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Media Law
University of North Carolina School of Law
Ardia, David S.

Media Law Outline
Ardia Fall 2014
I. Defining the Media
Value of News/Info
·         Informed Citizenry, Democratic self-governance, facilitates conversation
·         More tolerant society, stable society
·         Government checking function – transparency of the powerful
·         Entertainment
·         Search for Truth – the idea is that truth will win out over false speech – marketplace of ideas
Should the law provide protection for press?
·         To achieve check on gov’t, we may need to protect reporters who are less powerful
·         Rights and protections are not unlimited
How does government protect press now?
·         Protections
o   Protections for sources/confidential information
o   Protection from prior restraints (restraints occurring prior to publication)
o   Protection from taxation
o   Protection against criminal charges
o   Protection from civil liability (protection for money damages in civil lawsuit i.e. retraction statute)
o   Some protection against searches and seizures
·         Rights
o   Access to prisons and courtrooms
o   Publish political campaign information
o   Access to government meetings, congress, courts, warzones, disasters
o   Right to use (and re-use) content of others
Suggested Tests:  Who should get rights and protections?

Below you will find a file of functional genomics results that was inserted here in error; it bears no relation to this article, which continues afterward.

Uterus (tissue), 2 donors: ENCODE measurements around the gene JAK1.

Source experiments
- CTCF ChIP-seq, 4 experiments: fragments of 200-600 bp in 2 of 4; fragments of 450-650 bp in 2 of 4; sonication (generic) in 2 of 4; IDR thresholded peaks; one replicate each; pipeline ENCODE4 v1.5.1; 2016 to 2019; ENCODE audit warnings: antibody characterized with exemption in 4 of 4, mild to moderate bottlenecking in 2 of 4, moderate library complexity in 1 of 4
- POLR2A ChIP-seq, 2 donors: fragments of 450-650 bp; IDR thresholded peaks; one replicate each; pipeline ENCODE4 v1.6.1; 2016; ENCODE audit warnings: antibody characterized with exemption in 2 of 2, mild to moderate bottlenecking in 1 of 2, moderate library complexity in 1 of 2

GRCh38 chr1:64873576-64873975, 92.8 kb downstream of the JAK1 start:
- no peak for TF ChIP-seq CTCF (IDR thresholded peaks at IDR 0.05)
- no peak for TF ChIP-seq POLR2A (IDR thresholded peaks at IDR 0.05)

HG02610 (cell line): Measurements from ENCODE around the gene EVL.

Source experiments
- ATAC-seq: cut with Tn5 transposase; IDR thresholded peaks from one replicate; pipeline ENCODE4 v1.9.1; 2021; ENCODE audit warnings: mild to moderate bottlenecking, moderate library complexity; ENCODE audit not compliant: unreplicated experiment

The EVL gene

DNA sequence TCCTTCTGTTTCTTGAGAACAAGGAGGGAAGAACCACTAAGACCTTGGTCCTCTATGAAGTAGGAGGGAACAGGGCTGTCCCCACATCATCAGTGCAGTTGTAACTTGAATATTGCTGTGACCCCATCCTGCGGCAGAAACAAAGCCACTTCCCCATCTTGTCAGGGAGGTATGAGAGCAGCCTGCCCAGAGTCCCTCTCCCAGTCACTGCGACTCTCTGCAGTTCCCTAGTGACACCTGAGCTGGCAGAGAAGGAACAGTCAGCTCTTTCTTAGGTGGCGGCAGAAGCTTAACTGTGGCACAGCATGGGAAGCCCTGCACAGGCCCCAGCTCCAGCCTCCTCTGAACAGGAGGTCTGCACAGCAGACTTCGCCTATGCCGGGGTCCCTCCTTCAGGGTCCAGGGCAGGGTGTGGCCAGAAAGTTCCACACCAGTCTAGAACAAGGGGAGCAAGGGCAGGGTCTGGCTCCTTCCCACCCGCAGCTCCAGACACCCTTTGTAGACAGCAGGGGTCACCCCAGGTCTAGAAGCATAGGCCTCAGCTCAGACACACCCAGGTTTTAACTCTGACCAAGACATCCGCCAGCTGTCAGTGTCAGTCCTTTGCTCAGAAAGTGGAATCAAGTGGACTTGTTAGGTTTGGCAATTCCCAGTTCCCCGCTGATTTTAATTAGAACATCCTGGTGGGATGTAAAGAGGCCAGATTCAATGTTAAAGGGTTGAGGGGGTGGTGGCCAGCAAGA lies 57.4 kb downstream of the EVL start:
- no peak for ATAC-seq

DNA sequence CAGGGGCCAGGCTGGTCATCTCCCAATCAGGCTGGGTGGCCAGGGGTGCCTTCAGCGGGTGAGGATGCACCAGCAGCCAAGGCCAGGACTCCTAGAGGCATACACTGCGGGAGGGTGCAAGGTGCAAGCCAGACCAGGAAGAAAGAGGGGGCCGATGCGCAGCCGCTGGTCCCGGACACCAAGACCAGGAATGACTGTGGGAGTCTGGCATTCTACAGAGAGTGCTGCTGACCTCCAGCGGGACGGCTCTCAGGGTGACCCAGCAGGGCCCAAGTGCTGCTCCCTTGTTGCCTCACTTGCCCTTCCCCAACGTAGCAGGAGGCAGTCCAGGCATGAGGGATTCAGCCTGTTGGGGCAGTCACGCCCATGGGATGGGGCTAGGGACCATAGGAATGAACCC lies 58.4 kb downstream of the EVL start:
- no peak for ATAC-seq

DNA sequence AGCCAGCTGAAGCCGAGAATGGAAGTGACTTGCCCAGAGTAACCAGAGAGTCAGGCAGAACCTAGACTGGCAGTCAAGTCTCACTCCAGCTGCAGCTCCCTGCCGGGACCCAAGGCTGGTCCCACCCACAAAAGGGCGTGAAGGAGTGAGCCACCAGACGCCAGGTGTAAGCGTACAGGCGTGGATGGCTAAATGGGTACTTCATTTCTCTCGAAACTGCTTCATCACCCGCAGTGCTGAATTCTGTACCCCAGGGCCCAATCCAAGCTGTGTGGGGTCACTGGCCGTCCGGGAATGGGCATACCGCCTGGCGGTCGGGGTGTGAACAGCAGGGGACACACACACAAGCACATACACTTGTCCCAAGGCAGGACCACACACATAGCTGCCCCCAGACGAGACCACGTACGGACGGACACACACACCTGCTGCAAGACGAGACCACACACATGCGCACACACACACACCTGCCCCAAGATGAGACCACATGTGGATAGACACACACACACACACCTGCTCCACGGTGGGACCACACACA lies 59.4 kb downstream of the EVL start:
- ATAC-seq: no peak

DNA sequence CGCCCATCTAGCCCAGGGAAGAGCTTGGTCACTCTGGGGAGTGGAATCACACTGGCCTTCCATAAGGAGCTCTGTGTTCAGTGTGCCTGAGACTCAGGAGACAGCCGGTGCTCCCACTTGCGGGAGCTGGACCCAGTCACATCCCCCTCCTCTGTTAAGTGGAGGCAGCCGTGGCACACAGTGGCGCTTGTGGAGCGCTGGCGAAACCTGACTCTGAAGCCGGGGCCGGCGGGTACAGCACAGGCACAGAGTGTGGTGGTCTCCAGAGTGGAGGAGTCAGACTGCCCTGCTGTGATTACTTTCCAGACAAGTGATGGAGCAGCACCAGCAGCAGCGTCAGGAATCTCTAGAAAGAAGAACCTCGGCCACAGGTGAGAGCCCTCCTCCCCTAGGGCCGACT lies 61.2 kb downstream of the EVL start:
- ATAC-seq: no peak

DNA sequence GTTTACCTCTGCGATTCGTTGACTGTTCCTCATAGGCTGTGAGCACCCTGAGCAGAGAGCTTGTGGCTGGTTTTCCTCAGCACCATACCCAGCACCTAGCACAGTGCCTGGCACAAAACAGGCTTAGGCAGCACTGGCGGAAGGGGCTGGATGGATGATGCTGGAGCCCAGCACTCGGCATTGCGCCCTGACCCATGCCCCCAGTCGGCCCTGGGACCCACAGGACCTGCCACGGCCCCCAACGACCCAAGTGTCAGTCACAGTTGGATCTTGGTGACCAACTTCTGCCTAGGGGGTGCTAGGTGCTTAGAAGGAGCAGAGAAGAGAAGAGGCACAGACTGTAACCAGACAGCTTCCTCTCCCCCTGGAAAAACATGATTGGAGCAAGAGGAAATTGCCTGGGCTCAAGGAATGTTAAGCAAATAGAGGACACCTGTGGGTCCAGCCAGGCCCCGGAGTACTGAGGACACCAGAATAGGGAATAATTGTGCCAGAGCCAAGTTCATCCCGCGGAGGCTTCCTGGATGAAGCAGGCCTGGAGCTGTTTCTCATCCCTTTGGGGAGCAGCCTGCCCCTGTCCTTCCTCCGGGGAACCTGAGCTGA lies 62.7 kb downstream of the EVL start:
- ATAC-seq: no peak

·         Structural Test
o   Potter Stewart- part of press if it serves as a counterweight to the three branches of government for structure of our democratic system to work
§  Assumes press is a counterweight to the government
§  Lonely pamphleteer might not be defined by Potter’s press
·         Functional Test
o   Press must be independent from government and powerful interest
o   Audience oriented- must be focusing outwards
o   Grounded in reasonable effort to publish important information using editorial judgment
§  CA retraction statute seems functional
·         Institutional Test
o   If you work for the institution, you are press
o   Doesn’t ask about the function
State instruments to protect Press
·         Retraction Statutes
o   Require a plaintiff to request a retraction before he or she can recover certain types of damages in a defamation lawsuit
§  Generally require:
1.      Request of a retraction of service of notice of alleged libelous statement
2.      Request must be made within reasonable time of publication
3.      If ‘frank and full’ retraction of statement, reduction in some types of damages
·         Shield laws
o   Protects press from testifying or disclosing info
o   Definitions may matter
§  Price v. Time – held Sports Illustrated was not a newspaper and therefore did not qualify under Alabama shield law
·         Press Credentials
o   Give access to things that not everyone can go see
o   What credentials are needed by law?
o   NYC- only to full-time employees of news gathering organizations, and freelancers from organization attesting to previous work (6 events in 24 months)
II. First Amendment Protection: Theories for Protection of Speech
First Amendment: “Congress shall make no law…abridging the freedom of speech, or of the press…”